P – Let me show you, it was to shame them [HUD]. It was to shame them to being a part of all these killers and murderers with the levy breaking and them saying that they’re not a fault with them shutting us out of our homes that’s possible to live in, leaving us homeless, sick, and dying. You know, it was, they didn’t hoax me brother. I was there all the while. She [Yes Men prankster] told me, she told me, she told me. And I didn’t care. You know, I just wanted, you know, for the people to come see know. Some of the people that came to see was from out of town, so whether they looked at me being hoaxed or not is going to be seen on television. And I spoke to some people from Russia. So prepare yourself. I was not hoaxed into doing nothing. I was not appalled, I was happy. I was eating barbeque chicken, potatos, salad, pork and beans, ribs, bread, water, they had cold drinks, That means if they did have a hoax they paid for it. FEMA ain’t given you nothing!

D – One more thing. Explain, explain, okay… So they brought in all these contractors, right,

P – [Laughing]

D - …tell that story again, and then what did the contractors say?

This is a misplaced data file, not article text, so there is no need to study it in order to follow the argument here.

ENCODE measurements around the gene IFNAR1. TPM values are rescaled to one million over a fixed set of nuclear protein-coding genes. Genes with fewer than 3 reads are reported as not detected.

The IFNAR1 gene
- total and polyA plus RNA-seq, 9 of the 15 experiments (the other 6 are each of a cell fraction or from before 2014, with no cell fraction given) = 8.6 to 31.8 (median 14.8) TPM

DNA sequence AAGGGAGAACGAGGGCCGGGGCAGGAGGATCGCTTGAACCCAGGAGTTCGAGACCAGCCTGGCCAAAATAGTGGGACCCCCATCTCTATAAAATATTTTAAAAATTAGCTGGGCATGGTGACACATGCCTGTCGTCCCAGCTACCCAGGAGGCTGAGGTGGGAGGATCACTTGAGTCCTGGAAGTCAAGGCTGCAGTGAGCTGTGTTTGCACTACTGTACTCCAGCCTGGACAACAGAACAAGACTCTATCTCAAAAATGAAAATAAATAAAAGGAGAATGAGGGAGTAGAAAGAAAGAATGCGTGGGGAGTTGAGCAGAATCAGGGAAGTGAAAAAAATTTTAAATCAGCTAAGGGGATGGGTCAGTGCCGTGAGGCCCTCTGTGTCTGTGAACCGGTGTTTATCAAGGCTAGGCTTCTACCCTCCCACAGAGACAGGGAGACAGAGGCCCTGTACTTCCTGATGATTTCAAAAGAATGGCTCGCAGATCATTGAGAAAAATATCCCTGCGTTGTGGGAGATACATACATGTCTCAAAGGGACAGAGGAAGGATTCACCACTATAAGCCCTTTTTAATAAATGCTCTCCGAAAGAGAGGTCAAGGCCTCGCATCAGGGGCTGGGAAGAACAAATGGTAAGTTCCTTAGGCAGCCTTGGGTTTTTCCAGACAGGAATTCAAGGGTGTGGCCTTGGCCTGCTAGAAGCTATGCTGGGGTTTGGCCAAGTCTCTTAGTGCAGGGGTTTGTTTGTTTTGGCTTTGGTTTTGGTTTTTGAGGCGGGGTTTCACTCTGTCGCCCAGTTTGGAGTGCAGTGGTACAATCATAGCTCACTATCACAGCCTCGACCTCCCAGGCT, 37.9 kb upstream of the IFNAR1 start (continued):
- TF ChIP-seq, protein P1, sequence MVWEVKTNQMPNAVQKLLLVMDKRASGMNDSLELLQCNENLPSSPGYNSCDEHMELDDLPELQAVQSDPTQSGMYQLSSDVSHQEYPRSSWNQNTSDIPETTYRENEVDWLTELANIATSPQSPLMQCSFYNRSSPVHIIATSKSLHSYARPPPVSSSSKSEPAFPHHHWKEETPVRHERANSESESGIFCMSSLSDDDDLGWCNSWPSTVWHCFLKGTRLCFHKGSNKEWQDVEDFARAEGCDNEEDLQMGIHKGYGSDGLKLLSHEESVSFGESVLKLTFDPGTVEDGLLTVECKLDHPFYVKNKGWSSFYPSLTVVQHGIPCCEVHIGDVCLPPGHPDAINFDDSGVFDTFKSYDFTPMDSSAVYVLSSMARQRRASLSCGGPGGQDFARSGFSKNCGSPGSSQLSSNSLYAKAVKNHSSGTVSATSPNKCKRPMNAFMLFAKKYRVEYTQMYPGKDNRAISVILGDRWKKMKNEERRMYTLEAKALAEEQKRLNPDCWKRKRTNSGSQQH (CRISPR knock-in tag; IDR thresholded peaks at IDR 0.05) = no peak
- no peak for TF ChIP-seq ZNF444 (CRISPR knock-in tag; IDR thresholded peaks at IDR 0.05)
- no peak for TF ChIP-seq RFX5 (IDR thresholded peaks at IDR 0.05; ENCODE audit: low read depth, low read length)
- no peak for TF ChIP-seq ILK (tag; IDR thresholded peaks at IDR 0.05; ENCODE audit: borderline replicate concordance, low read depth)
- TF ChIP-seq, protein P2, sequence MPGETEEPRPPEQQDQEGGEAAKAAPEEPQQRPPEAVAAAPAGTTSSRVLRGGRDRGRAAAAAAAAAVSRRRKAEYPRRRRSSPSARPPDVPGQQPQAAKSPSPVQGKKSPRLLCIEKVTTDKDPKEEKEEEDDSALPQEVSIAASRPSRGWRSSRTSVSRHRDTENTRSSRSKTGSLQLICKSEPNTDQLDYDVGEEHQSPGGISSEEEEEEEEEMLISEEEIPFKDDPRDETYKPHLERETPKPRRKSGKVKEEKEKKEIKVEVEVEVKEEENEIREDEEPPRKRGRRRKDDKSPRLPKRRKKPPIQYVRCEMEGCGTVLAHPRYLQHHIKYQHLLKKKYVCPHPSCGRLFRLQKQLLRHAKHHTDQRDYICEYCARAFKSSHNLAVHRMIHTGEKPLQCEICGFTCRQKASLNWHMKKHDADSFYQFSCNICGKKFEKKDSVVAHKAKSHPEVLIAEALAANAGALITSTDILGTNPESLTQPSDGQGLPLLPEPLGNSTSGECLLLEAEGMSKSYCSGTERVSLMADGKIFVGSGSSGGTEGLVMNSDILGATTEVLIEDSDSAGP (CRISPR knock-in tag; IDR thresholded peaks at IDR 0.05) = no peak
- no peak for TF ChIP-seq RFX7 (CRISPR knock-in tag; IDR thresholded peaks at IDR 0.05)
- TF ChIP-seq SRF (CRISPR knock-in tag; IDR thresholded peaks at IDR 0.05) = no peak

P – You see now, this man [Yes Men prankster], this man isn’t from the projects, but this man could feel what was going on with people in the projects so he went to one of the bigger meetings and invited the contractors out there, cause I was at the meeting, I thought the man was real. You dig? But then he told me, she [Yes Men prankster] told me that ‘no, it’s not real, but we just want to call their hand, we want to let HUD look like the pigs they are, the killers, the murderers they are. You understand me? They need to re-elect resident councils out of each and every development. Excluding Ms. Cynthia Wiggins, because she been there for her community, and I think you know Mr. Jomo, know a little more about the St. Bernard, the St. Bernard has been out here real in the Survivor’s Village….